Not surprisingly, as a media critic, Garfield does an excellent job charting the dark side of the Internet. Starting with his own crusade against COMCAST, moving onto his experience with an Internet hater, and ending with sad stories of kid's being bullied into suicide, The Chaos Scenario provides pointed reminders that everything posted online is public and permanent. If people hate you or your brand and Google ranks nasty diatribes about you on the first page there is nothing you can do about it. As Garfield says, "Never mind what Andy Warhol said. In the future everybody will be slandered in perpetuity.'
The dark insight is balanced with a relatively positive assessment of the Internet's ultimate impact on journalism. While Garfield clearly predicts more gloom and doom for mass media, he sees the advantage of democratized journalism. "Now instead of thousands of reporters there are millions." (I heartily agree with the last insight by Garfield. My FlipBoard feed of my Twitter lists on the iPad has become one of my favorite news sources.)
What this book does not do, and what no book can do, is chart a clear course for marketers on this new road. For the first time since the advent of mass media, marketing is in a period of fundamental creativity and innovation. The power balance in marketing has shifted from the manufacturer, to the mass media, to the retailer, to you and I.
Engage, Revised and Updated: The Complete Guide for Brands and Businesses to Build, Cultivate, and Measure Success in the New Web
The New Rules of Marketing and PR: How to Use Social Media, Blogs, News Releases, Online Video, and Viral Marketing to Reach Buyers Directly, 2nd Edition
Bob Garfield does that in spades. As true thought leaders do, he creates meaning for others and shows us why the death of the advertising industry will have consequences for everyone, even if you are one of the people who hates ads. Love 'em or not, advertisements are the vehicle through which someone other than the consumer has traditionally paid for programming in the mass media. Those great episodes of I Love Lucy or Start Trek that you loved were brought to you by advertisers, who paid the media companies to produce entertainment to serve as a wrap-around for their commercials. The bargain was that producers (of cereal or soap or toilet paper) would amuse us if we, in return, tolerated their sales pitches. And it worked for a long time. Until digital technology killed television as we knew it.
For awhile we just time-shifted our TV viewing and then fast forwarded through the commercials. That was disruptive enough (for the advertisers at least), but now, with the extension of Internet services and the advent of "social media" -- the Web platforms that allow the average person to publish and produce programming (now called "content") -- everyone is a content provider and consumers not only skip the commercials, they are increasingly skipping television altogether!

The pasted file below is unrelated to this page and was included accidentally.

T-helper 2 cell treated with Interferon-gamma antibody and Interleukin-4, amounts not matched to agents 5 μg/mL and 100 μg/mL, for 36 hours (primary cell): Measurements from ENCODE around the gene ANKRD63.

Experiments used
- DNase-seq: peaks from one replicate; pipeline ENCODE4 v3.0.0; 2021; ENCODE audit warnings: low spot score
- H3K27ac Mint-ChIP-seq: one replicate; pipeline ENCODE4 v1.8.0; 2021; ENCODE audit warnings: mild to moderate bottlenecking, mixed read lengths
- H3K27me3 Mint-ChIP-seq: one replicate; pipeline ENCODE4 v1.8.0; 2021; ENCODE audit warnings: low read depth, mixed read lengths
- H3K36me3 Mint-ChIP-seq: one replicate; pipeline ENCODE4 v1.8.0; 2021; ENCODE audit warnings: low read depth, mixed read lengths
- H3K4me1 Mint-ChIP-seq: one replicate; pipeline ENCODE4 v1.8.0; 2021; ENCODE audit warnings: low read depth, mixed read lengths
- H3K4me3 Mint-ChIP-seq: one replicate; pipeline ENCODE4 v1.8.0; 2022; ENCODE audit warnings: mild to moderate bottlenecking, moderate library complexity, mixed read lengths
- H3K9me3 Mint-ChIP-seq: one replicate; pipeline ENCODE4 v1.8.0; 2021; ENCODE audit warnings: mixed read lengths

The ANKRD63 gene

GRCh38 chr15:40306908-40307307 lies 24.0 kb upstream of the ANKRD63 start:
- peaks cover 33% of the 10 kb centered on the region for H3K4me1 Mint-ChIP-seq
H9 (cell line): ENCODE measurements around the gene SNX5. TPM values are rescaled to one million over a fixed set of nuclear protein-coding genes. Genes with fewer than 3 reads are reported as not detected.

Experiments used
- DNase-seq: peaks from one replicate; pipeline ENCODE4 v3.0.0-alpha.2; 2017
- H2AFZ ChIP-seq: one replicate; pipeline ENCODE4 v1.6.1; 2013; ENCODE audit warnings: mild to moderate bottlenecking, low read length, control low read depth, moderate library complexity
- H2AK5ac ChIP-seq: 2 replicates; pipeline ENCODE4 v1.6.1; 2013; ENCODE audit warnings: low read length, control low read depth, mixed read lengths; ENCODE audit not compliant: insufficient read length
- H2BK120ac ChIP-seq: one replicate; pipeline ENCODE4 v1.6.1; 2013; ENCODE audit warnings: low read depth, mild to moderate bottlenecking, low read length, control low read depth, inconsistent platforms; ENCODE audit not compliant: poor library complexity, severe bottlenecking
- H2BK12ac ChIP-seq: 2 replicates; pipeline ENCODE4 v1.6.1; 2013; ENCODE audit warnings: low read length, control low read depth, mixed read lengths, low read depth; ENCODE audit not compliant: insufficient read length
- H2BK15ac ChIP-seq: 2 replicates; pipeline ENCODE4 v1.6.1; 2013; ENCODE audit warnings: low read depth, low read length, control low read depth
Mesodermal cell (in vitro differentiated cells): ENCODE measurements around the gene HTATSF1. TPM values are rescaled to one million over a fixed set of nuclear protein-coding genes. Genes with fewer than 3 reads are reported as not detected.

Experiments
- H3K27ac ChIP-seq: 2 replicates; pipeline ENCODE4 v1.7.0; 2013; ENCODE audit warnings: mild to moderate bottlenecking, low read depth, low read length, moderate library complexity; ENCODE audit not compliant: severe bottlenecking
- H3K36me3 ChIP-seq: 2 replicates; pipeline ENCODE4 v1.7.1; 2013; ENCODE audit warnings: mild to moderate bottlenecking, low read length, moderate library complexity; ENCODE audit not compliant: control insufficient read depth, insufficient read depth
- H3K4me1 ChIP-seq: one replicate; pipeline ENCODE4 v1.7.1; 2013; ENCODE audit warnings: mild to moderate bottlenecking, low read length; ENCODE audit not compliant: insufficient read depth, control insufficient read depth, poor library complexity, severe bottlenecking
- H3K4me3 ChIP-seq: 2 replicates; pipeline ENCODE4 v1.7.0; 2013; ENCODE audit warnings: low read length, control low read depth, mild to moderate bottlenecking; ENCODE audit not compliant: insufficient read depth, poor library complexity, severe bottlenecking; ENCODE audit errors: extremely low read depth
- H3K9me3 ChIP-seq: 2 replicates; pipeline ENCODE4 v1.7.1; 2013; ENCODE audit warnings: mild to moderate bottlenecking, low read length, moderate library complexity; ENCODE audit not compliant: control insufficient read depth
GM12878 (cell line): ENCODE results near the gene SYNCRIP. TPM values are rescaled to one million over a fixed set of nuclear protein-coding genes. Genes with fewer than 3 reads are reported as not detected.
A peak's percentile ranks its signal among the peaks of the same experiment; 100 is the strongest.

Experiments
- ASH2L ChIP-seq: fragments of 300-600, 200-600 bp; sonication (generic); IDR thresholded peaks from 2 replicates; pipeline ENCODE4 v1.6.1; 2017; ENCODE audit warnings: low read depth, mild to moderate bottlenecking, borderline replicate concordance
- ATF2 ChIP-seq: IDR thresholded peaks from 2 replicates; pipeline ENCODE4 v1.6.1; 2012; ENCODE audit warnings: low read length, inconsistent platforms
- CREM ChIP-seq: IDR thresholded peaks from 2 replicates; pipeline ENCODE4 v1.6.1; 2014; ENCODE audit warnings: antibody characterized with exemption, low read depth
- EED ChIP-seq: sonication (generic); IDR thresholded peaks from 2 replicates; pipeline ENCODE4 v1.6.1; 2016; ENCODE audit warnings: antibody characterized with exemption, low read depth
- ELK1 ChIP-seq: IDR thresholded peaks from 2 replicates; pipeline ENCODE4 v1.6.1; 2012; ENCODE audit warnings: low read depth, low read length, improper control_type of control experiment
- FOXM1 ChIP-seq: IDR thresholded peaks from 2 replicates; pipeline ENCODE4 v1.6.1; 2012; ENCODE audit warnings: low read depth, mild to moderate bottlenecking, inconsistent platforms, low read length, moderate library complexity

So now the big question becomes, how does great content get paid for? And just as important, how do we find and nurture the creation of great content, as opposed to all of the schlock that inundates the internet? Read this book and you will have the basic knowledge to become part of the conversation. Highly recommended.
PS: Garfield's account of his fight with the Comcast cable company and his subsequent creation of a site for consumer complaints about the company is hilarious and not to be missed.
And then, as they say, "May we be in Heaven an hour before the Devil knows we're dead".
I do wonder about Garfield's vision of what is on 'the other side', however. For instance, it's difficult to imagine that those seeking an audience for their product would not be tempted to superficially generate 'buzz' with well placed hired opinion generators dispersed to various social gathering websites. In fact this strategy is already in practice, and its effects are in evidence in chatrooms every time the person recommending a product must first qualify their statement with something like, "I know I sound like a shill for this company, but...". And the unforgivable damage that is the result is the continued erosion of trust as advertisers (or anyone with an agenda) so insideously exploits the most fundamental aspects of human interaction. No wonder there is such longing for 'authenticity' these days ( another buzz word that advertisers feel they must decode).
The more advertisers pursue penentration into the minds and behaviors of humans the more people find ways to resist their attempted manipulations. So perhaps it really would feel a little like heaven if Garfield's vision of a receptive rather than aggressive seller evolved out of the chaos. I'd drink to that!